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Washington Week

August 15, 2010 - 6:00pm

Since Congress is out for its traditional August break, I thought this column could explore some of the ramifications of the larger pieces of legislation Congress has passed over the last few months.

The first one that comes to mind is the financial reform bill which was signed into law mid-July 2010. This bill was two years in the making and caused many GOP lawmakers to balk at the sheer size of the bill, the undefined responsibilities outlined in the bill and the lack of even an honorable mention in the bill of the famed government-sponsored enterprises we know as Fannie Mae and Freddie Mac. The fact is, we the taxpayers own 80 percent of Fannie and Freddie, and they are expected to get a total of almost $1 trillion of our money. This never-ending bailout is needed to keep these two mortgage companies afloat when it is all said and done, according to Bloomberg money gurus.

Notwithstanding this glaring omission in the financial reform bill, the bill did talk much about the FDIC and its ability to operate new programs. One such new program that garnered approval from the FDIC on Aug.10, 2010 was the Model Safe Accounts Pilot program. This FDIC Model Safe Accounts Pilot program is designed to introduce the banking world to the underprivileged, which are described as underserved, unbanked and underbanked. These underbanked folks are basically low income households and minorities. According to the FDIC website, this program will last one year and must be subject to quarterly reports. Some of the highlights are as follows:

  • Accounts will be largely electronic and paperless;
  • Accounts will be FDIC-insured with reasonable rates and fees;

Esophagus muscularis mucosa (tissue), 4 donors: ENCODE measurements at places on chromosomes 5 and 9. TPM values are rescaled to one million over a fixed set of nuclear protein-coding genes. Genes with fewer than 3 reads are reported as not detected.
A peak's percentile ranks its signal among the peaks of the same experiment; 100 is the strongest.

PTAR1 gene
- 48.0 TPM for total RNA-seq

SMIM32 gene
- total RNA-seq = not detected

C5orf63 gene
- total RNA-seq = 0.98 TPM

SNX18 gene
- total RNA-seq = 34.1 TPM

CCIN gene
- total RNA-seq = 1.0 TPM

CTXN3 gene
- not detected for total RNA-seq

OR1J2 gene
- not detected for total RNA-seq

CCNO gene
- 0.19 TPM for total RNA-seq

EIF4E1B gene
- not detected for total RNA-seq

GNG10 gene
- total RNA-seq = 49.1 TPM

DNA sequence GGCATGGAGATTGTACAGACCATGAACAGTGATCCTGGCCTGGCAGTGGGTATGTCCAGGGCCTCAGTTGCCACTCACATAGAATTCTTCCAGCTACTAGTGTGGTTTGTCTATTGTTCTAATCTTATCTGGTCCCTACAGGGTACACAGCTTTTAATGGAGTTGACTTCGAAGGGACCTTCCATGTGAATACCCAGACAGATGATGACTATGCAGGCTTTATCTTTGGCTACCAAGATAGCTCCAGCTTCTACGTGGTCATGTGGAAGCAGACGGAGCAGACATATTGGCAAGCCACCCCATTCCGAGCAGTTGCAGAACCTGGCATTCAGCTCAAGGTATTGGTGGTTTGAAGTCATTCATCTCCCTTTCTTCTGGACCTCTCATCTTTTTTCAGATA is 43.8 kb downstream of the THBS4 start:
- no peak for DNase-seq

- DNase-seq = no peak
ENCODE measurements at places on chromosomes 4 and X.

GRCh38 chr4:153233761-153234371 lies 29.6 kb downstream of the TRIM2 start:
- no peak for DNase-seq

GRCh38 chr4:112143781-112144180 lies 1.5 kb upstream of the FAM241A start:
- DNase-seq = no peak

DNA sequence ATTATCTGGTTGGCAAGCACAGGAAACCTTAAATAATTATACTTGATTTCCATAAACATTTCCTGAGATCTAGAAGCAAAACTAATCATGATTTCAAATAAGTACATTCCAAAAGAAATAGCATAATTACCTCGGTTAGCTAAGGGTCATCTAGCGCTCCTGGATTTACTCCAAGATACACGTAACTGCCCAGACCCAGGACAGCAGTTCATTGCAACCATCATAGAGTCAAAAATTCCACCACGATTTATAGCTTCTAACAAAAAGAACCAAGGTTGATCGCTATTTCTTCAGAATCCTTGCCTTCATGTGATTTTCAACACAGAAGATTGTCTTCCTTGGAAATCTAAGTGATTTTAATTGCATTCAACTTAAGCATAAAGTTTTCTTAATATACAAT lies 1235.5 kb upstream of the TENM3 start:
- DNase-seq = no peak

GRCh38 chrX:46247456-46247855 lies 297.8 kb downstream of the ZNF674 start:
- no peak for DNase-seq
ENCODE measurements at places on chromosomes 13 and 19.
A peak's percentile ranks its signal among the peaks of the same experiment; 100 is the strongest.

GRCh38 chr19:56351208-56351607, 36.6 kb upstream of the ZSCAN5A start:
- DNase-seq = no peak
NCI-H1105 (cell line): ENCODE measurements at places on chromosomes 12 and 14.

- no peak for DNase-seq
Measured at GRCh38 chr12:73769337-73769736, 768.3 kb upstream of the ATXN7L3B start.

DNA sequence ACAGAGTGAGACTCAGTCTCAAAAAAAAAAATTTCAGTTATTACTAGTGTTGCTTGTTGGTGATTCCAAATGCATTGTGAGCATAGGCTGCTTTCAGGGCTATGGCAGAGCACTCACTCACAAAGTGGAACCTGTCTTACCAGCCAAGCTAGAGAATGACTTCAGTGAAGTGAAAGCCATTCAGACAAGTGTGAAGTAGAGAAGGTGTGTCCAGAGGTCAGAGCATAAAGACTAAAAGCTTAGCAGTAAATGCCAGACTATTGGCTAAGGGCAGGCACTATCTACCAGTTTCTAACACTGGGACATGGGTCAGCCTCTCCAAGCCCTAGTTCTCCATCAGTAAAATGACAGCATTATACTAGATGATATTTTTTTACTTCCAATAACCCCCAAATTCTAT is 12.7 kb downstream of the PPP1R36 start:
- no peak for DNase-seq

• Accounts will be "checkless," allowing withdrawals only through automated teller machines;
  • There are no overdraft or nonsufficient fund fees;
  • Overdraft lines of credit or small-dollar loans are encouraged.

At first blush, this pilot program sounds good. However, you might want to consider the history behind the creation of Fannie and Freddie and see if anything sounds familiar. Fannie Mae was created by President Franklin D. Roosevelt in 1938 as part of his New Deal. The Great Depression had caused a collapse in the housing market so Fannie was born by the federal government to provide local banks with government money to finance homes.

Because Fannie had the U.S. governments seal of approval, it was able to borrow money from other countries and then lend that same money for home mortgages at a slightly higher interest rate. Fannie makes its money from the difference between the foreign money and the homeowners loan. By 1968, Fannie Mae was a giant in the mortgage market so Freddie Mac was created in 1970 to prevent a complete monopoly of the housing market. Congress still has the ability to direct Fannie and Freddie and as a result, they ran these two government-sponsored enterprises into the ground.

Now lets look at a few of the buzz words from the FDICs new Model Safe Accounts pilot program. Underbanked or unbanked are key to this new pilot program. Remember that underbanked is code for low income. If you try to imagine Fannie using words like undermortgaged or unmortgaged back in the day, you might be able to see a bit into the future. My crystal ball reads that the FDIC Model Safe Accounts Pilot program could easily become the next failed government-concocted financial solution for the low income or minorities, just like Fannie and Freddie are today.

Stay tuned to see if we can afford a bailout of those underbanked who participated in the Model Safe Accounts program. Hopefully, it wont be to the tune of $1 trillion like Fannie and Freddie.

Elizabeth B. Letchworth is a retired, four-times-elected United States Senate Secretary for the Majority and Minority. She is the founder of

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